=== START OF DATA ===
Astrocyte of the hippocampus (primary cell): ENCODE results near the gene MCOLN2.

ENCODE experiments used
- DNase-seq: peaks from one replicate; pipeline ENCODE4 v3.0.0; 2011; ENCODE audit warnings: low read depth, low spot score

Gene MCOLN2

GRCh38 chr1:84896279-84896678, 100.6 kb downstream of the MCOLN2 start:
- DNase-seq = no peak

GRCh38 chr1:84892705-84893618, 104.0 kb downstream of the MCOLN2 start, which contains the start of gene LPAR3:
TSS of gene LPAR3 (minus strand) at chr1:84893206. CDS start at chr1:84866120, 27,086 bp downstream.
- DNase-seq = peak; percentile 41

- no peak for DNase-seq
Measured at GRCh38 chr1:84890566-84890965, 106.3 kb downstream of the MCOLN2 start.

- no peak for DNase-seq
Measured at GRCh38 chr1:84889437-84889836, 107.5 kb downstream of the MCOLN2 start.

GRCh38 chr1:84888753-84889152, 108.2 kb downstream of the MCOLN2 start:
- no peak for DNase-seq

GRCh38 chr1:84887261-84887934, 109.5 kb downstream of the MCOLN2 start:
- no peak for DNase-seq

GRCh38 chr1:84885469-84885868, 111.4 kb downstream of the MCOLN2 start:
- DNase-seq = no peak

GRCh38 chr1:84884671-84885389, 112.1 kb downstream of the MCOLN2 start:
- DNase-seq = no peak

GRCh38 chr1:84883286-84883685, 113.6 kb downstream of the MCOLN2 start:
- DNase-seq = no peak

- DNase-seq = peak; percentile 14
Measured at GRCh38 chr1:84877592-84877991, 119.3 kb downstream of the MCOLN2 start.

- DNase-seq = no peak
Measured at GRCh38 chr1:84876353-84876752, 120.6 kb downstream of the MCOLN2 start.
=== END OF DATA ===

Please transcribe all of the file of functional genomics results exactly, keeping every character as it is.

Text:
Astrocyte of the hippocampus (primary cell): ENCODE results near the gene MCOLN2.

ENCODE experiments used
- DNase-seq: peaks from one replicate; pipeline ENCODE4 v3.0.0; 2011; ENCODE audit warnings: low read depth, low spot score

Gene MCOLN2

GRCh38 chr1:84896279-84896678, 100.6 kb downstream of the MCOLN2 start:
- DNase-seq = no peak

GRCh38 chr1:84892705-84893618, 104.0 kb downstream of the MCOLN2 start, which contains the start of gene LPAR3:
TSS of gene LPAR3 (minus strand) at chr1:84893206. CDS start at chr1:84866120, 27,086 bp downstream.
- DNase-seq = peak; percentile 41

- no peak for DNase-seq
Measured at GRCh38 chr1:84890566-84890965, 106.3 kb downstream of the MCOLN2 start.

- no peak for DNase-seq
Measured at GRCh38 chr1:84889437-84889836, 107.5 kb downstream of the MCOLN2 start.

GRCh38 chr1:84888753-84889152, 108.2 kb downstream of the MCOLN2 start:
- no peak for DNase-seq

GRCh38 chr1:84887261-84887934, 109.5 kb downstream of the MCOLN2 start:
- no peak for DNase-seq

GRCh38 chr1:84885469-84885868, 111.4 kb downstream of the MCOLN2 start:
- DNase-seq = no peak

GRCh38 chr1:84884671-84885389, 112.1 kb downstream of the MCOLN2 start:
- DNase-seq = no peak

GRCh38 chr1:84883286-84883685, 113.6 kb downstream of the MCOLN2 start:
- DNase-seq = no peak

- DNase-seq = peak; percentile 14
Measured at GRCh38 chr1:84877592-84877991, 119.3 kb downstream of the MCOLN2 start.

- DNase-seq = no peak
Measured at GRCh38 chr1:84876353-84876752, 120.6 kb downstream of the MCOLN2 start.